Table 4 Neonatal outcomes in twin pregnancy

Table 5 shows factors associated with preterm birth in twin pregnancies. Monochorionic twins exhibited a significantly higher rate of preterm birth [2.08 (1.30, 3.34), p = 0.002]. For those who delivered preterm, a significantly higher number of antepartum complications were observed (such as placenta previa, abruptio placentae, placenta accreta syndrome, cord prolapse, vasa previa, chorioamnionitis, and pulmonary edema) compared to term deliveries [12.99 (1.69, 9.58), p = 0.014].

Table 5 Factors associated with preterm delivery in twin pregnancies


This research sheds light on the maternal and neonatal outcomes of twin pregnancies and examines the risk factors associated with preterm birth in these pregnancies in a Thai population. As per the findings of this population-based research, the overall prevalence of multiple pregnancies was 1.99% of all deliveries. The incidence of preterm births in twin pregnancies was 65.1%, with monochorionic twins exhibiting significantly higher rates of preterm births and neonatal complications. The average gestational age at which monochorionic twins were delivered was notably earlier compared to dichorionic twins. Our findings further indicate that monochorionicity is linked with a heightened risk of spontaneous preterm birth and a greater risk of complications among twins, as evidenced by higher rates of birth asphyxia, reduced average birth weights, discordancy between twins, and perinatal deaths.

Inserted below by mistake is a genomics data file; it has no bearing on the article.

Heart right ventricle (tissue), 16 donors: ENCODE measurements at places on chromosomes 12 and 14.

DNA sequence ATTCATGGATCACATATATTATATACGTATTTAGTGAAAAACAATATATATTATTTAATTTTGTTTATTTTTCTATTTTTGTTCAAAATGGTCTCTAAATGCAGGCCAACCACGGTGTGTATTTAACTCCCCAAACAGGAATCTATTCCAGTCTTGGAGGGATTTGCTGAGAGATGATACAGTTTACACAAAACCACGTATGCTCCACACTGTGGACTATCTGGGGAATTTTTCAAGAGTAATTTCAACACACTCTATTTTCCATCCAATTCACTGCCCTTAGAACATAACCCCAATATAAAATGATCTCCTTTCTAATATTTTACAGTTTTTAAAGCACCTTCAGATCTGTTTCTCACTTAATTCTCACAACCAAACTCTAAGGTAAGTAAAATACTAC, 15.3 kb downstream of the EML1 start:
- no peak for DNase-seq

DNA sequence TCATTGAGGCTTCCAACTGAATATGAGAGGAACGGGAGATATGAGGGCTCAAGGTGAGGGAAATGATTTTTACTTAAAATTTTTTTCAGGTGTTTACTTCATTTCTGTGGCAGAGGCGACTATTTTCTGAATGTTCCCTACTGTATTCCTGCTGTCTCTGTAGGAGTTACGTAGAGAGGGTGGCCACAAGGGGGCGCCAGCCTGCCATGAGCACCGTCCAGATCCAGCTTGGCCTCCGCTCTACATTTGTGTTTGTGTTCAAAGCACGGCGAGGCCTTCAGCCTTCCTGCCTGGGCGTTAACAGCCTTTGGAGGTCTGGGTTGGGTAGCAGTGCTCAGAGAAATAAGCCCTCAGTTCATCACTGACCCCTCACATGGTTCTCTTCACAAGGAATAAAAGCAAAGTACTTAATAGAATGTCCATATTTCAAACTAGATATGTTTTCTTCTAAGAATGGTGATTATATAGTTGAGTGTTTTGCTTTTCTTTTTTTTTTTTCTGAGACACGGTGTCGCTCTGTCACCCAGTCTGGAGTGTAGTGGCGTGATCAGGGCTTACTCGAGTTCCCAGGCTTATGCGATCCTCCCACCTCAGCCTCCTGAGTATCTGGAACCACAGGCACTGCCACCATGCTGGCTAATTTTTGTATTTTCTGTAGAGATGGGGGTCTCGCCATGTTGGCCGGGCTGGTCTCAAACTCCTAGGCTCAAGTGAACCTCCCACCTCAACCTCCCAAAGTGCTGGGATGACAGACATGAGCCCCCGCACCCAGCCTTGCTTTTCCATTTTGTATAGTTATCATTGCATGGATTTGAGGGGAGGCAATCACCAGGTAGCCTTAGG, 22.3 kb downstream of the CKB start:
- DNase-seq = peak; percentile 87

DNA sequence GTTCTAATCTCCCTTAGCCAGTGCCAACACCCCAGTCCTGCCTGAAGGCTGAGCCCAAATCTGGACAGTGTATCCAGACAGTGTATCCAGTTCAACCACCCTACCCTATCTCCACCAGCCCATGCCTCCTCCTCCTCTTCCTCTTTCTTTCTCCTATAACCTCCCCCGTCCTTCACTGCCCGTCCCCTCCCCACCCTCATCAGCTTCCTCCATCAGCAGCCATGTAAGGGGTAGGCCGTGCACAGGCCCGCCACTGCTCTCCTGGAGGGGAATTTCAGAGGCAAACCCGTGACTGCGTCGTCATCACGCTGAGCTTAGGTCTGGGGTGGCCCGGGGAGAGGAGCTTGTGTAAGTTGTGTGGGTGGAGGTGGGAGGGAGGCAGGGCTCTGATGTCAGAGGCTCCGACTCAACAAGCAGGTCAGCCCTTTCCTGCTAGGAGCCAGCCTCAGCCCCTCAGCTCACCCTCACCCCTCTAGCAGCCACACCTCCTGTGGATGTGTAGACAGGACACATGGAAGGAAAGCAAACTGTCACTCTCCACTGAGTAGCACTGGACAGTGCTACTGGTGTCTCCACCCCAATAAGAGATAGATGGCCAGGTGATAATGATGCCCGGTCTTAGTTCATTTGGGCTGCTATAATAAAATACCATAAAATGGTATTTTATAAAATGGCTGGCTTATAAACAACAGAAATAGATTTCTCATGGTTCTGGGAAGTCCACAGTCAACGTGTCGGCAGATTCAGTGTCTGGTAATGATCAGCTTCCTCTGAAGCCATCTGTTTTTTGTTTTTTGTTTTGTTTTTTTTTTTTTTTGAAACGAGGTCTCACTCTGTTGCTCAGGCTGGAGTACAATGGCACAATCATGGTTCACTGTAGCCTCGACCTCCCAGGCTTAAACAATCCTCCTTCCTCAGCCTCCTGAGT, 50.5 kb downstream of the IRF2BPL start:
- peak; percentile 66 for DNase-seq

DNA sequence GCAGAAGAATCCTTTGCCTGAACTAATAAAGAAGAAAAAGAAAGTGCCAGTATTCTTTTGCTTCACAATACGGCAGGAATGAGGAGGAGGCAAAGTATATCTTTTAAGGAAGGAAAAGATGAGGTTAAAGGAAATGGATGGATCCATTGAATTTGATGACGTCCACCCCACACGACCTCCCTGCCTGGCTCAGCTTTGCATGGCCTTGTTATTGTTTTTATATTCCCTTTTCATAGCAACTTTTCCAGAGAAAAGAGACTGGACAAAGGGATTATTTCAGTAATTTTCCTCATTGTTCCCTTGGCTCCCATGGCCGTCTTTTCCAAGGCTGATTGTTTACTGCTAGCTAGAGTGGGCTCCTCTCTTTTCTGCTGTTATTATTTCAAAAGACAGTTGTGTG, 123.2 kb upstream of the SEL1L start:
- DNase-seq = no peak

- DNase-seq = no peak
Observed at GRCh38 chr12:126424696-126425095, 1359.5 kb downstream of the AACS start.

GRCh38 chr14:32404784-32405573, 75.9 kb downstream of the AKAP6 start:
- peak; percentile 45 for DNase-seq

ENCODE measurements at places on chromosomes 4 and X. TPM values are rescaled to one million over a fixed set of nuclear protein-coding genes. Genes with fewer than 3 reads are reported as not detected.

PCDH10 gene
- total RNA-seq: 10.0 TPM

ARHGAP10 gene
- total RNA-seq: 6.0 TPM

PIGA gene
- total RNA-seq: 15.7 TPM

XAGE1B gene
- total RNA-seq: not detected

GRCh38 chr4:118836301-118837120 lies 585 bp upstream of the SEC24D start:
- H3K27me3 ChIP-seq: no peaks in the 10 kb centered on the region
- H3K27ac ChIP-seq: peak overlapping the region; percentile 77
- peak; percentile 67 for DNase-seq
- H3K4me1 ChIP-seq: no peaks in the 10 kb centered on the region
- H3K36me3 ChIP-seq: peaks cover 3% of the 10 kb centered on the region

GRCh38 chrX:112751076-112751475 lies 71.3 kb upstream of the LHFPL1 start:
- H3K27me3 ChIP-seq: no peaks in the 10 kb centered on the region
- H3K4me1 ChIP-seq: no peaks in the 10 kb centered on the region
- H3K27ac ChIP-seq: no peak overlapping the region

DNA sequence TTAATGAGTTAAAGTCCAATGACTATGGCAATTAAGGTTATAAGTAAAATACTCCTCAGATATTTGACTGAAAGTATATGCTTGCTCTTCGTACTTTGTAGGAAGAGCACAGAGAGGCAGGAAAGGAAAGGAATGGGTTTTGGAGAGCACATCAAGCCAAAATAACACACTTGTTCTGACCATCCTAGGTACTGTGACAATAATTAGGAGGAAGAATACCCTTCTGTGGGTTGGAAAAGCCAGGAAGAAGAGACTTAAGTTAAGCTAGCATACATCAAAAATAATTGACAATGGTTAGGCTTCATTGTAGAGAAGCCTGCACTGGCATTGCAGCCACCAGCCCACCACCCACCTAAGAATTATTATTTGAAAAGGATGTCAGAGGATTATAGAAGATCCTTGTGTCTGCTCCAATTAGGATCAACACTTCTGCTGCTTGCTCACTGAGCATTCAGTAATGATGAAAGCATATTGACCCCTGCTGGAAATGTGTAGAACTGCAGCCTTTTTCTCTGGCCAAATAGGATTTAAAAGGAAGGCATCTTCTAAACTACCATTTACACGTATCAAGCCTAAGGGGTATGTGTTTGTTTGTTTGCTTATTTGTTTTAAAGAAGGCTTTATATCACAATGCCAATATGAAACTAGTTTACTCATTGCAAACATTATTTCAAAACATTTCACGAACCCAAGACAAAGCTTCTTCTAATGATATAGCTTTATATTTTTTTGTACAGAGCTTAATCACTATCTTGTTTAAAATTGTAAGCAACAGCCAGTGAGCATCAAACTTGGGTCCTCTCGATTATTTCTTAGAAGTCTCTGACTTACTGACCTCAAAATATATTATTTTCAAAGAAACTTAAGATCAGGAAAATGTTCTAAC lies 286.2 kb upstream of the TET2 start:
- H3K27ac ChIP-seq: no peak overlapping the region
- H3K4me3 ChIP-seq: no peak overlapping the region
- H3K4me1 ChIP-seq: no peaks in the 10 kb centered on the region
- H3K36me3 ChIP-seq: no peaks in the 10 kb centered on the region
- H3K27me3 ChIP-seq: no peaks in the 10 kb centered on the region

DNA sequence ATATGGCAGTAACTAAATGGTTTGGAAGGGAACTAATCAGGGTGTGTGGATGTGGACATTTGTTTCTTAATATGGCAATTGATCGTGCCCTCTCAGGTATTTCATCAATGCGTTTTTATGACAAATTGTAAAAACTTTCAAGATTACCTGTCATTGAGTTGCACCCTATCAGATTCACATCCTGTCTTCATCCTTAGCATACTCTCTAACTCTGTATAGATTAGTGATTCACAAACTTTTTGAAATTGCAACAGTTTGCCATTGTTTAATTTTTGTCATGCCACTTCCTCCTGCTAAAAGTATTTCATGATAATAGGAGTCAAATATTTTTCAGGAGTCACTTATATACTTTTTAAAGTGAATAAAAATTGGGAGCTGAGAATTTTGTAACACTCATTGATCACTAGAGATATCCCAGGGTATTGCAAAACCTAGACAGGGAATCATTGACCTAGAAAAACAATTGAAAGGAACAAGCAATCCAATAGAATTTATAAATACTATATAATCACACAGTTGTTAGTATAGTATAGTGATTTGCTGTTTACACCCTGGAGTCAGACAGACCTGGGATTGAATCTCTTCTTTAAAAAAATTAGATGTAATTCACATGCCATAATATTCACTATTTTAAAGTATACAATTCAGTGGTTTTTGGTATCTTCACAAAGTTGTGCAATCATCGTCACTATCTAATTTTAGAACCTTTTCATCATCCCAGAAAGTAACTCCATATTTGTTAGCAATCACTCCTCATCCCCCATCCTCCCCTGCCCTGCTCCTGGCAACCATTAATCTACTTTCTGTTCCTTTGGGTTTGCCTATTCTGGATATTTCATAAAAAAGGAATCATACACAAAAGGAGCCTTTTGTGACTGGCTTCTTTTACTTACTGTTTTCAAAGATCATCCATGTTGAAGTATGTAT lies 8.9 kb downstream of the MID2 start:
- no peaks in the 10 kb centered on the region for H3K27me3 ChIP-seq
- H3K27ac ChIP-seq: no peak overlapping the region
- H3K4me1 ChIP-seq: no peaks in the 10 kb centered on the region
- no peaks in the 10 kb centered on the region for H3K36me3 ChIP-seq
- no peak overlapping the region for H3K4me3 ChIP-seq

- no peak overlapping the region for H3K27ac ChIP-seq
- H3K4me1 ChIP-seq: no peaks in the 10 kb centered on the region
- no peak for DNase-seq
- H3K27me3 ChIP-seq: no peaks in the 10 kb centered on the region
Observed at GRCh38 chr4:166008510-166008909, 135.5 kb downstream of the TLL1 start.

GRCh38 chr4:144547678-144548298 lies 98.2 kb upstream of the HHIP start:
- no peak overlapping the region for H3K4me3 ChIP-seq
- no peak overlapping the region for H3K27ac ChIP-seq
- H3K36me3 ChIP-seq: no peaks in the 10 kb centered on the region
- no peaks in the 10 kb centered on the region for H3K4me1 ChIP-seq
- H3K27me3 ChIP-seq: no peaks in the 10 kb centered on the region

The past decade has seen a rise in the prevalence of twin deliveries. The recorded rate of 1.99 per 100 live births in this study is higher than figures reported in previous Thai studies conducted between 2004–2009 but align well with studies from the decade of the current study [13,14,15, 18,19,20,21]. The incidence of preterm birth in twin pregnancies found in this research was comparable to prior studies [13, 15, 19, 20]. Drawing from the work of Santana et al., our study echoes the finding that the primary culprit behind preterm births in twin pregnancies is the spontaneous onset of preterm labor, accounting for 74.7% of the preterm twin births recorded here [21]. Other studies, like those by Oger et al. and Feng et al., corroborate our observations that neonates from monochorionic twin pregnancies face heightened morbidities. These include very low birth weight (less than 1,500 g), Apgar scores below 7 at 1 min, and a significantly increased perinatal mortality rate [15, 16]. We also observed a greater likelihood of cesarean section in multiple pregnancies. Our study found that 88.5% of such pregnancies ended in cesarean section, with 76.9% of these being primary cesarean deliveries. These figures align with the findings of prior research [13,14,15, 21]. To sum up, we found that monochorionicity and the presence of antepartum complications were factors associated with preterm birth in multiple pregnancies.